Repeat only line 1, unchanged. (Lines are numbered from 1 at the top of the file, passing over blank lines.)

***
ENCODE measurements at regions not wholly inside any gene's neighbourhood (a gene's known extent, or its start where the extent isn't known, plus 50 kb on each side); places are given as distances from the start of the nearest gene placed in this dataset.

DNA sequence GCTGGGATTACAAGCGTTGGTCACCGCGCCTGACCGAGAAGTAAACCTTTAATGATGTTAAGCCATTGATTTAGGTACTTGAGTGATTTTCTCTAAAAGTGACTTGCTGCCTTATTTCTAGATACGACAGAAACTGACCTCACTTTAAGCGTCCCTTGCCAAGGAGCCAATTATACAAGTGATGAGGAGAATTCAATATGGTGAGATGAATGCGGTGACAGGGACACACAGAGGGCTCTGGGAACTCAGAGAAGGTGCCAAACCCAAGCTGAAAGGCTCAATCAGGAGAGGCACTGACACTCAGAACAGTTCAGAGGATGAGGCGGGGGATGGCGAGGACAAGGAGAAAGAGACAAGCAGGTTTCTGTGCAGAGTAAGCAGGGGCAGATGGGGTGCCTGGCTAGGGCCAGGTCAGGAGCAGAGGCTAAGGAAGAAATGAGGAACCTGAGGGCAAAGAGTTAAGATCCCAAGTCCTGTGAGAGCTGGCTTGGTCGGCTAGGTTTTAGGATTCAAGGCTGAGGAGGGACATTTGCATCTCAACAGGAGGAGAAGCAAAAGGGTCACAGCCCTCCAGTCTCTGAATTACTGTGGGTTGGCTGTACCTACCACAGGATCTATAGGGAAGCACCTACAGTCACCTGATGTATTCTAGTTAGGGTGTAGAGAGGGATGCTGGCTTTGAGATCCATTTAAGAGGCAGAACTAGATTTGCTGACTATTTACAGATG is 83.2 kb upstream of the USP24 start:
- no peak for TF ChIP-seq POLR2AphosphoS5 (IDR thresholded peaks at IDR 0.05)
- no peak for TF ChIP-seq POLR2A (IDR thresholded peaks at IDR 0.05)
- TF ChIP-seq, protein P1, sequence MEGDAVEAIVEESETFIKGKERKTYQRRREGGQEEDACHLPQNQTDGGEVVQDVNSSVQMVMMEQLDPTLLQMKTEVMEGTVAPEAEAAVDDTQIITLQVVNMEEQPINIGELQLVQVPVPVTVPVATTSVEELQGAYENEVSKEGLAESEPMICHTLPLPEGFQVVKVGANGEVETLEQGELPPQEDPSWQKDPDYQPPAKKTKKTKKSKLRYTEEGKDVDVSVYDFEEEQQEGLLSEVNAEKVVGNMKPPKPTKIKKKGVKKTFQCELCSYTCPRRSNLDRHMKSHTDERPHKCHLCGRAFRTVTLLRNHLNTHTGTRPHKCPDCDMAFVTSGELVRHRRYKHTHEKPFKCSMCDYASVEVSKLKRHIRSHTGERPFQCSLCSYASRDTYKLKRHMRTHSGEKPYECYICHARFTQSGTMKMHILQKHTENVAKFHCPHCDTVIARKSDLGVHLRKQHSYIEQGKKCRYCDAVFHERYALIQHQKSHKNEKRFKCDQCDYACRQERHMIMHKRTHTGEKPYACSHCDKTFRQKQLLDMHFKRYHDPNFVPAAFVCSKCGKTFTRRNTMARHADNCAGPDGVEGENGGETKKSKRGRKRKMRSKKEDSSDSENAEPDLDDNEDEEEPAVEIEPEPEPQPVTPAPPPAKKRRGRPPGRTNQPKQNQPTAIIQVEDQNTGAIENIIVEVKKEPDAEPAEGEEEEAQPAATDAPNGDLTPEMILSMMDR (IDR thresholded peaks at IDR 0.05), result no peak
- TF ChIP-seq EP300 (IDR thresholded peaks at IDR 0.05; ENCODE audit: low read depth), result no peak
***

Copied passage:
ENCODE measurements at regions not wholly inside any gene's neighbourhood (a gene's known extent, or its start where the extent isn't known, plus 50 kb on each side); places are given as distances from the start of the nearest gene placed in this dataset.